See it here: Bighorn Blanket

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Special Gifts for Special Grads – Pendleton Blankets

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Photo by Hannah Ward Art

Life is a journey, and a graduate is setting out on an entirely new path. A Pendleton blanket makes a perfect companion on that journey; warm, soft, with made-in-the-USA quality that will last for generations. Here are a few ideas for your new grad.

Does your graduate love the great outdoors? Consider our National Park Series blankets. These striped patterns are some of our favorites, with colors that reflect the geography and flora of the parks for which they’re named. The blankets and throws have special patches, inspired by the window decals travelers were given at the gates of America’s earliest parks.

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Glacier Park, shown above, is a favorite. Size selection varies by style, but these blankets can come in twin, full, queen and a new throw size. See them here: Pendleton National Park Series blankets

For the graduate who is entering the United States Marine Corps, nothing could say “congratulations” more than the new The Few, The Proud blanket. This special design is approved by the USMC.

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The Eagle, Globe, and Anchor is the official emblem of the United States Marine Corps. Each element signifies the Marine Corps mission and legacy. The anchor reflects the naval tradition of the Marines as part of the Department of the Navy. The globe represents readiness to serve in any part of the world. The bald eagle, symbol of America, holds a ribbon in its beak that reads “Semper Fidelis,” or “Always Faithful,” a reference to the unending valor and loyalty of the Corps.

See this blanket here: The Few, The Proud

For those headed to the dorms, a Pendleton Camp Blanket is a terrific choice.

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This 100% wool blanket is inspired by the bedroll blankets found on the packs and saddles of trail riders and shepherds in the American west. At night, these blankets were unrolled for a night by the campfire, under the stars. Not a bad companion for a new grad’s journey!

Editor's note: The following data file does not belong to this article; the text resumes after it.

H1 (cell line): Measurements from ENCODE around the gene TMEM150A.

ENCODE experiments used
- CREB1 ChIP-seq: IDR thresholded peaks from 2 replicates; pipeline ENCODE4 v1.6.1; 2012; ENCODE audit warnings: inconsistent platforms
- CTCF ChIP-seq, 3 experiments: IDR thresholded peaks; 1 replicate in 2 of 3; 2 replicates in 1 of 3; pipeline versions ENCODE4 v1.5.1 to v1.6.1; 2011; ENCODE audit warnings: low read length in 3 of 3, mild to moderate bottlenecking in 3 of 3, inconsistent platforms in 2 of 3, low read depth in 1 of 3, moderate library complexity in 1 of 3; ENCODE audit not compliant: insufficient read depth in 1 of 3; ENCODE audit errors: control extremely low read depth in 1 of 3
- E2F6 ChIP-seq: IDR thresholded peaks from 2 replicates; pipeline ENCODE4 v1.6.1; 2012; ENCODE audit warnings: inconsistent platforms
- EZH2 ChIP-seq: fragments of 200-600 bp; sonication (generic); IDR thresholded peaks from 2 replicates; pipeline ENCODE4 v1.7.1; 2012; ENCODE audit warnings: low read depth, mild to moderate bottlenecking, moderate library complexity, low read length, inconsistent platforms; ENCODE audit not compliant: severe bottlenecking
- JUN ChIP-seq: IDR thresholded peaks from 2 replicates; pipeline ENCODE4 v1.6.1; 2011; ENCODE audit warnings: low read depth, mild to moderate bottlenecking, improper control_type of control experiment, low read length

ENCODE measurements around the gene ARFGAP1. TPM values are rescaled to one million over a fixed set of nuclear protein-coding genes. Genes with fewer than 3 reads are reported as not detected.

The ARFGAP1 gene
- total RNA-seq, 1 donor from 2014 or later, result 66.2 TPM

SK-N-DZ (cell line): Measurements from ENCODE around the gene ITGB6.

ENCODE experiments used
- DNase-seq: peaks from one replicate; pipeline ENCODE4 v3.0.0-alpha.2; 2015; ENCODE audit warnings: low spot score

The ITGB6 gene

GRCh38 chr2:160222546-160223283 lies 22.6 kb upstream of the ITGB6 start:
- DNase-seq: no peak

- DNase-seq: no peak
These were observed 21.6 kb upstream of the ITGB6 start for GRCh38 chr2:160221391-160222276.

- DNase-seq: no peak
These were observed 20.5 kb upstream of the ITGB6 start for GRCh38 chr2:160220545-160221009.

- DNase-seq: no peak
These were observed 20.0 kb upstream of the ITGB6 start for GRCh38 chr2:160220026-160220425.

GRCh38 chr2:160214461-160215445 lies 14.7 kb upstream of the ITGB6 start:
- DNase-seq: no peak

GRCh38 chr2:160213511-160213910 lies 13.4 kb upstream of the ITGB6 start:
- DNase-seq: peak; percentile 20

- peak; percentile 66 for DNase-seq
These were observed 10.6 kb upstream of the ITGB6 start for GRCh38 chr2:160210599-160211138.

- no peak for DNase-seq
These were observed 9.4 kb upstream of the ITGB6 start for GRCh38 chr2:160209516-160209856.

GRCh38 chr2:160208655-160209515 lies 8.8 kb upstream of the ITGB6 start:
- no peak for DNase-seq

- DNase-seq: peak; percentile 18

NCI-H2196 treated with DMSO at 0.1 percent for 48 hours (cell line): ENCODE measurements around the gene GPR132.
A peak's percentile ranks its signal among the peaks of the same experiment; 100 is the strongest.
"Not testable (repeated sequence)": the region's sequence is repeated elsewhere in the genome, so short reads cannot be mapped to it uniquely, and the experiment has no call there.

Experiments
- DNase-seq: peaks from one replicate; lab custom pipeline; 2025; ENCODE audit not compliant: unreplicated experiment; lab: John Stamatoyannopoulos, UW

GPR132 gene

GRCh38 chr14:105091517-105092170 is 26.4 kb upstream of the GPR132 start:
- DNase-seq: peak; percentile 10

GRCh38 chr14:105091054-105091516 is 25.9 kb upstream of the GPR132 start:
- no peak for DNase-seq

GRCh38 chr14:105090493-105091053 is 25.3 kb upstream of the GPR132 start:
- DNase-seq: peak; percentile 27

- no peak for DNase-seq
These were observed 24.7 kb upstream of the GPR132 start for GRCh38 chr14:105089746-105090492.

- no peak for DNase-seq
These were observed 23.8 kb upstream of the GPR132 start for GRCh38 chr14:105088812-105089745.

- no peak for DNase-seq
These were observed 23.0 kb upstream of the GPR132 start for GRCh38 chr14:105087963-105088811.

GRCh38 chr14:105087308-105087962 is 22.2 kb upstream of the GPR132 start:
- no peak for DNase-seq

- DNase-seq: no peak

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There are quite a few color and size options. See them here: Camp blankets

Also available in a throw size here: Camp Throws

Some graduates begin training as an EMT and/or firefighter as soon as they are done with high school. Firefighters are a special breed, who run into the buildings that most of us run out of. If you have a graduate who will be training for this profession, consider the Wildland Heroes blanket.

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The scent of smoke fills the air. An orange glow lights the horizon. Mother Nature is on alert, and Wildland Firefighters stand ready to defend her. These brave men and women hold the line against fire’s destruction with team effort; digging lines, running hoses, saving structures when they can. In Pendleton’s tribute to Wildland Firefighting, bands of deep forest alternate with lines of flame, lighting trees endangered by flame. A portion of this blanket’s sales help the Wildland Firefighter Foundation, which supports families and injured firefighters in times of need.

See more information here: Wildland Heroes

And you can’t go wrong with an iconic pattern like the Chief Joseph design.

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It’s available in a color and size for everyone, including a special cherry pink that benefits N.A.R.A.’s Native women’s health program.

See all your options here: Chief Joseph Blankets

A Pendleton blanket is the gift of a lifetime. If you’re looking for a different type of gift, large or small, we have plenty of other suggestions at Pendleton-usa.com. And wherever your graduates are heading, we wish them well.